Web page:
Meralgia paresthetica has typically shown a preponderance in patients who are obese [14] or diabetic [15] as well as in pregnant women [16]. However, a series has been reported in children with a relatively slim body habitus [17].


Meralgia paresthetica is one of the peripheral nerve disorders that is commonly associated with and can be categorized as an entrapment neuropathy with a long list of differential diagnoses, some of which are general and applicable to most of the peripheral nerves while others address a more specific lateral femoral cutaneous nerve (LFCN) dysfunction.

Meralgia paresthetica has many etiologies upward of 80, and different causes of MP have been reported in the literature [18]. It can be categorized as spontaneous or iatrogenic.

Spontaneous MP occurs in the absence of any prior surgical procedure and can be divided into idiopathic or metabolic. The iatrogenic form of MP is due to many common orthopedic and indeed nonorthopedic procedures. Mechanical and metabolic factors may be involved [19].

Spontaneous Causes

Spontaneous causes include mechanical factors such as obesity, pregnancy, and other conditions associated with increased intrabdominal pressure [20]. According to one study, anatomical variations include LFCN types A, B, and C [21]. The wearing of belts, corset, and tight trousers can also result in direct pressure on the LFCN [22]; even wearing a tight belt with an accompanying holster for a pistol has been described as a cause for bilateral MP [23]. Pelvic benign masses such as uterine fibroids have been reported as presenting as MP [24]. In addition, a tumor in the iliac crest has presented as MP [25].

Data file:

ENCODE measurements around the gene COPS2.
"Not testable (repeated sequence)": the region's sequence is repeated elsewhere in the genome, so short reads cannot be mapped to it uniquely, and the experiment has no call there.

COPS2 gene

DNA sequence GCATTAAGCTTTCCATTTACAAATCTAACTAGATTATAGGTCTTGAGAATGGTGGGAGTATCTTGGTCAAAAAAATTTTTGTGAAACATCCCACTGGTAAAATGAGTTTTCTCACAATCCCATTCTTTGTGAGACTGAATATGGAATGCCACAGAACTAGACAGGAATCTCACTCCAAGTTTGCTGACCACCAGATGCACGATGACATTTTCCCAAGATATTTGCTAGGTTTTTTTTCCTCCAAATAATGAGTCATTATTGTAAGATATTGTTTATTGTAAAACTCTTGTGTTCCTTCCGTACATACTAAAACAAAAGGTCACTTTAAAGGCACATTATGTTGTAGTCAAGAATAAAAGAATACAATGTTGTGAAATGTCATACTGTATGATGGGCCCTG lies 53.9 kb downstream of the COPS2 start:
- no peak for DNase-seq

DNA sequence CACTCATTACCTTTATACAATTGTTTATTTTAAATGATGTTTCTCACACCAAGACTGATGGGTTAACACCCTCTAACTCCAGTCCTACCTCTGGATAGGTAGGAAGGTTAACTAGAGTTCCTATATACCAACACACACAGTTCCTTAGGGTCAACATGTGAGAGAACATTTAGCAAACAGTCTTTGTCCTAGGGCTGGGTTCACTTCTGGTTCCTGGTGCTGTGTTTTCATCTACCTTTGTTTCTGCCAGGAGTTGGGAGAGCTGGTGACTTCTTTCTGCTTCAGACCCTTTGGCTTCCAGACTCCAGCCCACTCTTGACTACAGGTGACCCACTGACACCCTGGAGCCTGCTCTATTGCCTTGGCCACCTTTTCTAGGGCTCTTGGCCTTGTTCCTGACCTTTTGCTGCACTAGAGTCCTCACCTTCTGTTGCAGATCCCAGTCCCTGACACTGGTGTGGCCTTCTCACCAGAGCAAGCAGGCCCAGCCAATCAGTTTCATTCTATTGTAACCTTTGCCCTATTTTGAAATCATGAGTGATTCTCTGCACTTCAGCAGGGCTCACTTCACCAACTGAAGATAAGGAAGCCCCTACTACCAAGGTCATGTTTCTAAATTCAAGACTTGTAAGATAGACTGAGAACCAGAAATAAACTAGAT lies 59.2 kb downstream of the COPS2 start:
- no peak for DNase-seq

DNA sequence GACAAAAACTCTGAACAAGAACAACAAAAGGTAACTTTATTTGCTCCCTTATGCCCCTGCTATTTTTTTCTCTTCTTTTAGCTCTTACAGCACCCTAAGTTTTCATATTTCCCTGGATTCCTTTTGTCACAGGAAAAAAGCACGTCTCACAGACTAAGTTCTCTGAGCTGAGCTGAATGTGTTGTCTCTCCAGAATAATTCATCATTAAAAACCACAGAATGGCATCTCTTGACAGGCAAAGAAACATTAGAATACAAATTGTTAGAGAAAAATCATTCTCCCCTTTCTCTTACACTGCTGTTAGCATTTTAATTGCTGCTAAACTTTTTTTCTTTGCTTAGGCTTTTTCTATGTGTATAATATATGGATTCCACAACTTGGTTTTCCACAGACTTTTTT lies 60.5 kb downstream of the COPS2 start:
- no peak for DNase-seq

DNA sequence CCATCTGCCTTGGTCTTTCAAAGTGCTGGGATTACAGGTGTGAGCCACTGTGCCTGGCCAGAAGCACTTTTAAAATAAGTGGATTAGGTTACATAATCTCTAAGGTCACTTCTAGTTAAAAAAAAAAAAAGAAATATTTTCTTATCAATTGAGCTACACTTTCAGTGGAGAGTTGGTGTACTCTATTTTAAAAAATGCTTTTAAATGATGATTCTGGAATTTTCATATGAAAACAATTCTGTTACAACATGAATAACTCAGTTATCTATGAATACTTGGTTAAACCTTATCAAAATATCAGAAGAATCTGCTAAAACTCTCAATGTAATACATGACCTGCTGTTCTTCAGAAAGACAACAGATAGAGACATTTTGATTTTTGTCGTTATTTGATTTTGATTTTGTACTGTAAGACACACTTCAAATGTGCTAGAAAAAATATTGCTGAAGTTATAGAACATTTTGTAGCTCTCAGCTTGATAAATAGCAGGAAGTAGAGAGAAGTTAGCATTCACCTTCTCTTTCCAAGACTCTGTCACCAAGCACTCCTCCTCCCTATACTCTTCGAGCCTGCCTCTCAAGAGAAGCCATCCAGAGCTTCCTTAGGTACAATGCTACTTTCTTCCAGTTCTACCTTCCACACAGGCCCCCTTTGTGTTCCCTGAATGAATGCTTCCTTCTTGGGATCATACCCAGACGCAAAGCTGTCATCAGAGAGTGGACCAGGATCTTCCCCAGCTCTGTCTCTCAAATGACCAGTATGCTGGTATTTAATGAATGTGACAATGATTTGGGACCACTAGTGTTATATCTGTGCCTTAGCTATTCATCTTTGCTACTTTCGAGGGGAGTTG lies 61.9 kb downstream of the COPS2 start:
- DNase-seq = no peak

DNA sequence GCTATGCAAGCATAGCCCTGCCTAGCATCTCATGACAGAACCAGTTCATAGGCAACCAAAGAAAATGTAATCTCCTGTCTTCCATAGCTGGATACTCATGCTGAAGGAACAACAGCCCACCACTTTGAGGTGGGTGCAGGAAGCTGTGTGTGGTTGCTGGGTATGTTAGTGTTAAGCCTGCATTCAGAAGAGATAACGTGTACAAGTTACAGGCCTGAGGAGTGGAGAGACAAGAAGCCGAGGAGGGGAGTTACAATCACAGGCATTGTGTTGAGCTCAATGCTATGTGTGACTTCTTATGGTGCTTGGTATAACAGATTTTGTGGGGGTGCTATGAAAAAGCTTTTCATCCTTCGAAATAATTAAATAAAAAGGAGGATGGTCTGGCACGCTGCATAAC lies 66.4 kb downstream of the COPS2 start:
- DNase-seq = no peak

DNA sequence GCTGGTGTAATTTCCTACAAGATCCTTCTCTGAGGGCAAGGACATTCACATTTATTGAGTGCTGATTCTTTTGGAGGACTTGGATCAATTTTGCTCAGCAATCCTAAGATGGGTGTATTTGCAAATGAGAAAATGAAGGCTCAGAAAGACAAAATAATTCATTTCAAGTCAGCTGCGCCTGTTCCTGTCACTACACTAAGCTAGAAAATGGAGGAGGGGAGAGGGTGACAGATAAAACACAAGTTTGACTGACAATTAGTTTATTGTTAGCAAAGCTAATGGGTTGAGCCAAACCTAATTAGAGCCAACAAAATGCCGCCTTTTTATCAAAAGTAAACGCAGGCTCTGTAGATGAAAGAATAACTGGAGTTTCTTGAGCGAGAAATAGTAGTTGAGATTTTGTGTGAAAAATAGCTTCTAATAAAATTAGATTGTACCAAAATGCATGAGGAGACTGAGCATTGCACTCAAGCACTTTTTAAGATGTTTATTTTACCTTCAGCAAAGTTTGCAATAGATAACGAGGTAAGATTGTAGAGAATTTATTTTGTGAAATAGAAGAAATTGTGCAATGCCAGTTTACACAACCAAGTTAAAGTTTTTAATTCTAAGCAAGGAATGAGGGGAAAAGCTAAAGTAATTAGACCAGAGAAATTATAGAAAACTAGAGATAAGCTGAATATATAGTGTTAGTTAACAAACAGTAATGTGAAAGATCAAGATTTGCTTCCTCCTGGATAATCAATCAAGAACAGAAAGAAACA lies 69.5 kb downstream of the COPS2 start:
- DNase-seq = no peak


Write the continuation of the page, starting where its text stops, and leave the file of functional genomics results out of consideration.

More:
Other causes of spontaneous MP include radiological degenerative pubic symphysis [15]. Limb length discrepancy has also been implicated as a cause of MP [26]. In children, MP presentation has been associated with osteoid sarcoma in more than one-third of patients following treatment. Pelvic osteotomy and pelvic crush fractures have been described in one case series in children as being associated with MP [8].

Metabolic factors that have been implicated in MP include lead poisoning, alcoholism, and diabetes mellitus [19]. Leprosy has also been associated with MP, which often presents with a clinical syndrome akin to ischialgia [27]. With respect to diabetes mellitus, two theories have evolved as to why diabetics get MP. A myo-inositol-related defect in nerve Na(+)-K(+)-ATPase in experimental diabetes has been invoked in the pathogenesis of diabetic neuropathy. A study explored the relationship between the myo-inositol-sensitive and protein kinase C-agonist-sensitive Na(+)-K(+)-ATPase defects in diabetic rat nerve. The nonadditivity and implied equivalence of the Na(+)-K(+)-ATPase defect corrected by myo-inositol in vivo and by protein kinase C agonists in vitro are consistent with the postulated existence of a deficient myo-inositol-dependent phospholipid-derived protein kinase C agonist (potentially diacylglycerol) in diabetic nerve that regulates nerve Na(+)-K(+)-ATPase either directly or via a protein kinase C mechanism [28]. Another theory postulated that in diabetics there is increased swelling of the LFCN due to decreased axoplasmic transport, rendering it more susceptible to compression; however, optimization of blood glucose does not ameliorate the situation [29].